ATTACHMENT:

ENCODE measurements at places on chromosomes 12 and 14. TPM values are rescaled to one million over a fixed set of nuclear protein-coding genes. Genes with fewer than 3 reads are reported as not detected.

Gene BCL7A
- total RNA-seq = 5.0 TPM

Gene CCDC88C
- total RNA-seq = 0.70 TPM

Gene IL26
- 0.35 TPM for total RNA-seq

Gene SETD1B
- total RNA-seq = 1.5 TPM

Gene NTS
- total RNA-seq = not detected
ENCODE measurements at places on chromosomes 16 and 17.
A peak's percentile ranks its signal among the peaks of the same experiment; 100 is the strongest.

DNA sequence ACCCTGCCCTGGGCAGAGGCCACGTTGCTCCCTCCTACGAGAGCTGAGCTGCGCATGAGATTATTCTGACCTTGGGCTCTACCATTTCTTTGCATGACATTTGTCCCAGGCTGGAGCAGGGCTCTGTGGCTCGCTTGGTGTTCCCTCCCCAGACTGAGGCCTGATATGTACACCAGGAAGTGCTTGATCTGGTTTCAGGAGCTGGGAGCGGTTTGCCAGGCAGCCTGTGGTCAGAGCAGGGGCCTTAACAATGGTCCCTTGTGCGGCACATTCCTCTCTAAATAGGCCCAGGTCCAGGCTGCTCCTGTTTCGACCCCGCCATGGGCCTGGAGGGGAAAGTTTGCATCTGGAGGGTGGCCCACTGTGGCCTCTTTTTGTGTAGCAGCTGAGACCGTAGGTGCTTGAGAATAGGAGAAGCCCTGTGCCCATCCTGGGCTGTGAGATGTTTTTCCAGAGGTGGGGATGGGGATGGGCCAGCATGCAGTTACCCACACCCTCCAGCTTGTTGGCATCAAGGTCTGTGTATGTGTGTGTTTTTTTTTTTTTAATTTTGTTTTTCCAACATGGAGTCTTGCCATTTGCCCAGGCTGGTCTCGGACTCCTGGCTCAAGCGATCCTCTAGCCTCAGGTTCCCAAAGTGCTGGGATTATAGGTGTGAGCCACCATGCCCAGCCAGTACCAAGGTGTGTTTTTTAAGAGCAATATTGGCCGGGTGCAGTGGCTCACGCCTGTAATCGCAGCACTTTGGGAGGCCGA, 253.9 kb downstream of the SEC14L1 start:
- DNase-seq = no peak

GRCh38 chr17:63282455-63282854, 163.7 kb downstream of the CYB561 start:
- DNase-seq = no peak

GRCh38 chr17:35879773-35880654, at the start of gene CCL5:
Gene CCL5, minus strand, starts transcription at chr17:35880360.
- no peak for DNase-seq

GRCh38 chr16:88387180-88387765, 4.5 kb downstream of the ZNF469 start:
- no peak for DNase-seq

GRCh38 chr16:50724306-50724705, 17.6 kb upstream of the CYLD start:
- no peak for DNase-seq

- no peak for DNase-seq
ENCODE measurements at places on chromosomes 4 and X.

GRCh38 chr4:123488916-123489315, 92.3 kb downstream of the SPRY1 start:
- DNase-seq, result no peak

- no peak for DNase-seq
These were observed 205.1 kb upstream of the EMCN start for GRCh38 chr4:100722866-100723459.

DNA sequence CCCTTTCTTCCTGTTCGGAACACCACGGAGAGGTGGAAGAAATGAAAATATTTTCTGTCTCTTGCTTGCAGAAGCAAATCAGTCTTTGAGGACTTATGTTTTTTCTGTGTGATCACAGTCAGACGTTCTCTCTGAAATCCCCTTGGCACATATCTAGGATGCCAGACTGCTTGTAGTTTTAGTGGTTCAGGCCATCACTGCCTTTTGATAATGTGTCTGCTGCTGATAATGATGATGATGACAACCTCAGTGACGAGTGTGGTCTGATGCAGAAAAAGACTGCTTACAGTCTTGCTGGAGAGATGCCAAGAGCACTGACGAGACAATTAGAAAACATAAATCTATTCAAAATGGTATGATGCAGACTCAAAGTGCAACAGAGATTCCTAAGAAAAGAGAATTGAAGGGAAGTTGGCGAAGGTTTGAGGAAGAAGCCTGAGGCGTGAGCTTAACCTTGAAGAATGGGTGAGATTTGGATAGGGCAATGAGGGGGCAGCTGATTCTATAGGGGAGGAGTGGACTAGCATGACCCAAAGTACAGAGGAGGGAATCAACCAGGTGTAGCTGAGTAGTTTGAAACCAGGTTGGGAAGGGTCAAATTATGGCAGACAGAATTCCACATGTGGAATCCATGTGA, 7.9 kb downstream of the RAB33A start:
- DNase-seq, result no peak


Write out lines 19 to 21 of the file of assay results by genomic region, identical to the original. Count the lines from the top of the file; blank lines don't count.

Gene CCL5, minus strand, starts transcription at chr17:35880360.
- no peak for DNase-seq

GRCh38 chr16:88387180-88387765, 4.5 kb downstream of the ZNF469 start: